Can You Still Go RVing Without Camping Reservations?
COVID has made the nomadic lifestyle more popular than ever before. As a result, many long-time RVers believe that it’s now impossible to go RVing without camping reservations ahead of time.
But is it really? If you’re willing to think outside the box, I believe that you can still travel spontaneously around North America.
The line between “peak season” and “off-season” no longer exists at RV parks and campgrounds thanks to the pandemic. With so many people working and roadschooling remotely, the endless summer vibe blurs into winter. Most RV parks still shut down in cold northern climates.
But when new full-time RVers chase warmer winter weather, expect crowds wherever you roam. You can still enjoy a spontaneous RVing lifestyle without camping reservations. Just follow some common sense travel tips.
Be flexible about your destination
North America has plenty of bucket list RV destinations wherever you roam. But most people still gravitate to the most popular camping areas like national parks or sunny Florida in January. The key to avoiding insane crowds and going RVing without camping reservations is to stop thinking like everyone else.
Don’t have your heart set on camping inside places like national parks, or near a popular theme park, and you won’t be disappointed. For the most choices of places to stay, focus your search on scenic camping spots on the fringe of popular destinations. You can often stay within easy driving distance of popular destinations, for a lower price with fewer crowds and more hospitality.
Go remote camping on weekends and holidays
More people are working remotely than ever before, but their need to escape somewhere on weekends and holidays still exists. Most RVers have the same idea. Don’t try to head to popular destinations at those times or you are guaranteed to be annoyed.
Save America’s best RV camping areas for Monday through Thursday and use popular apps like RV Life Pro to help you find an off-the-beaten-path place to stay from Friday through Sunday.
Look for alternative places to stay
Campground memberships can give you many options for places to stay. But not all places to stay are campgrounds. The last few years have seen an abundance of out-of-the-box camping directories for RVers with a more adventurous spirit. Membership-based clubs like Boondockers Welcome give you more options to go RVing without reservations.
These clubs connect camper members with private and commercial property hosts like wineries, farms, and museums that don’t mind self-contained RV owners to stay overnight, sometimes for many nights. You’ll sleep better too; their safety factor is much better than asphalt camping in a big box store parking lot!
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“We arrived in Stephentown, NY this afternoon where we will be boondocking until Saturday. We are so grateful to all the amazing people who open up their properties to those of us living the nomadic life. We are so excited to be staying here and are excited to explore the area over the next few days. Stay safe out there. Live to wander ¤ Wander to live.” Thank you to @livetowanderbus for sharing your story! Tag us in a post with your Boondockers Welcome experience by using #ThisIsBoondockersWelcome to be featured on our social channels. . #boondockerswelcome #hospitalitycamping #payingitforward #friendsmadeontheroad #rvliving #rvlifestyle #rvtravel #travel #rvparking #rvcommunity #rvcamping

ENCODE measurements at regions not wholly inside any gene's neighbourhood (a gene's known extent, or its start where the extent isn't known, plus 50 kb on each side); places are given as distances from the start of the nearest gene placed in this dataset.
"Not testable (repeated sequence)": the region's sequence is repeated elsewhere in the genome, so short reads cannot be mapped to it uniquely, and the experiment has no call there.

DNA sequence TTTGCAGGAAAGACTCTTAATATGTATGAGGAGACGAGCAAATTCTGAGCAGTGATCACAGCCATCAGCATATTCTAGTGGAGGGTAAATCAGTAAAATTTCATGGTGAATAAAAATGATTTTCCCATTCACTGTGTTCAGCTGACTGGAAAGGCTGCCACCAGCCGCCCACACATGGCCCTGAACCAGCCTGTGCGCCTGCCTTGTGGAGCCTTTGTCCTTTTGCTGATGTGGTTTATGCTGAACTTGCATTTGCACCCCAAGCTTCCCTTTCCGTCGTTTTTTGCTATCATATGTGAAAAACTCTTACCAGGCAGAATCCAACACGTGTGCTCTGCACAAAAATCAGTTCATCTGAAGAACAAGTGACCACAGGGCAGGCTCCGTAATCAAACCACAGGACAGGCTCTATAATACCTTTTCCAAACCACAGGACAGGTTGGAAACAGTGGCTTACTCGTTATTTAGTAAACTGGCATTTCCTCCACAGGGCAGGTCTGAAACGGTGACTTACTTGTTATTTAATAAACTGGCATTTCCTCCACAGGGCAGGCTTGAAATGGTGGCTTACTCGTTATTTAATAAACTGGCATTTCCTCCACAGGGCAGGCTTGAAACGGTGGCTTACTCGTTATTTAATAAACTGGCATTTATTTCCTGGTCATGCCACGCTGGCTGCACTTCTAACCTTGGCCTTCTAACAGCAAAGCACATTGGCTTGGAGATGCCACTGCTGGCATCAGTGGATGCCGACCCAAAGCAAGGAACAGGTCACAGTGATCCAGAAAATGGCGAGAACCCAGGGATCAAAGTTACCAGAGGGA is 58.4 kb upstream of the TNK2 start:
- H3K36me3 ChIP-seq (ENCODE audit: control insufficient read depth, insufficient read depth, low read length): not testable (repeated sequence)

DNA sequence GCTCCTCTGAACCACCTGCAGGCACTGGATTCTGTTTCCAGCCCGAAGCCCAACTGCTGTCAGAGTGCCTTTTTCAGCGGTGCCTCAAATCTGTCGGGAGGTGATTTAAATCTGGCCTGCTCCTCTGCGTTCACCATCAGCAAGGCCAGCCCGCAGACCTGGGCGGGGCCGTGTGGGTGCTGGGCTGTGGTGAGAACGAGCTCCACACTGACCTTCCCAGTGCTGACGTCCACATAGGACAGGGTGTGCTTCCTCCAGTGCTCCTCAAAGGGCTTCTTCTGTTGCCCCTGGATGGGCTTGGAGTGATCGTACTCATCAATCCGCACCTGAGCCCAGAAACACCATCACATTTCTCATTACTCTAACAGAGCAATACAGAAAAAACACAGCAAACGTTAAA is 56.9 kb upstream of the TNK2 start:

Outfit your RV for dry camping
Is staying in RV parks is your preferred way to go RVing? Then be prepared to practice extreme patience when looking for places to stay. New RVers often stick to full-hookup campgrounds when learning the ropes. But with so many on the road during the pandemic, camping reservations in many places will be harder to obtain.
If you’re more adventurous, enjoy getting away from asphalt campsites, and have extra money to spare, outfitting your RV with solar power opens up an entirely new world of camping possibilities. You won’t have to run your generator all the time. And no more polluting the air with gasoline or generator noise when you do camp.
“I’ve been full-timing for six years in an Arctic Fox fifth wheel, mostly in the West, and boondocking most of the time. I agree with what a lot of folks say that things are getting crowded. I fully expected this to happen because I’m a baby boomer and everything’s been crowded with all my brother and sister baby boomers my whole life. So having us all buy RVs at the same time didn’t come as a surprise to me.
Having said that I hardly ever make a reservation and I’ve always found a place to stay mostly because I boondock. And even though BLM land and other free places to stay are more crowded than I’ve ever seen it they’re still plenty of room to camp.
And I agree with you completely, if I had to live every day making schedules reservations and itineraries at RV parks I would quit full-timing too. But don’t worry, Internet research, Google earth, and a little imagination, and just like me you’ll always have a place to stay.” — iRV2 Member TheBoonDork